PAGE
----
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(May 03, 2012) On February 9, 2012, amendments to the Dutch Personal Data Protection Act came into force. (Personal Data Protection Act (Unofficial Translation), Institute for Information Law (updated Dec. 15, 2005); Wet bescherming persoonsgegevens (July 6, 2000), OVERHEID.NL.) The revised Act now provides that companies that use European Commission-approved standard contractual clauses no longer need to have a permit to transfer personal data to countries outside the European Economic Area (EEA), a change that is deemed likely to reduce the administrative burden on such companies. (The Netherlands: Amendment to Dutch Data Protection Act, HSP (Mar. 30, 2012).) Before the amendment was adopted, even companies that used the standard contract clauses were required to obtain the permit, because the non-EEA countries "were not considered to offer appropriate safeguards for the protection of personal data," and as a result of the requirement "[d]elays could be significant." (Id.)

The European Commission has reportedly issued "helpful guidelines and model contract clauses which may ease current restrictions on the flow of personal data" from data controllers in the 27 Member States of the European Union and three EEA member countries (Iceland, Liechtenstein, and Norway) to data controllers or data processors in countries that do not, in the EC's view, ensure adequate data protection. (Id.)

Other changes to the Personal Data Protection Act made through the recently adopted amendments include:

    • higher fines for violations, from €7,600 (about US$10,060) to up to €19,000 (about US$25,150), for companies that fail to register their personal data processing with the governing authority, the College Bescherming Persoonsgegevens (Data Protection Authority, or DPA), and for intentional acts of omission;
    • additional obligations for data controllers if data subjects choose not to be made subject to direct marketing;
    • simplification of the requirement that all the controllers of a blacklist, e.g., banks, insurance companies, and international groups of companies, which use blacklists and for which they therefore may collect criminal data, must obtain a statement from the DPA (which conducts a prior investigation when the collection of criminal data is involved) that the data processing is legal – now only one of the controllers need obtain a statement, on which their other branches or groups can also rely; and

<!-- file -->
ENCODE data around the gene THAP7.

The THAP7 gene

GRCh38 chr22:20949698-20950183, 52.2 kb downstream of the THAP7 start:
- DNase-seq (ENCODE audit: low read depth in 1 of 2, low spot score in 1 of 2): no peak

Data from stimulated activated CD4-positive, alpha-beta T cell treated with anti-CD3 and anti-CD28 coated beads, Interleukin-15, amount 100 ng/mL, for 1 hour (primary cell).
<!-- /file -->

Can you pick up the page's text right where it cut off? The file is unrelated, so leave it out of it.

• a stipulation that the processing of sensitive data may be made without a data subject's consent, when necessary to protect the vital interest (in particular the health) of the data subject. (Id.; Amendment to Dutch Data Protection Act, TECHLAW (Feb. 2012).)

From December 20, 2011, to February 29, 2012, the Dutch government circulated for public comment a more comprehensive draft revision of the Act, which addresses the use of camera images (particularly images of criminal acts from security cameras installed by individuals or companies) and reporting obligations in connection with data leaks (namely, the need to notify the DPA of serious security flaws in the automated processing of personal data when that data is placed at significant risk of loss or unlawful processing). (Amendment to Dutch Data Protection Act, supra; Wijziging Wbp (gebruik camerabeelden en meldplicht datalekken) [Amendment Wbp (camera image use and data leak reporting obligations)], OVERHEID.NL (last visited May 1, 2012).)

Author: Wendy Zeldin More by this author
Topic: Right of privacy More on this topic
Jurisdiction: Netherlands More about this jurisdiction

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Last updated: 05/03/2012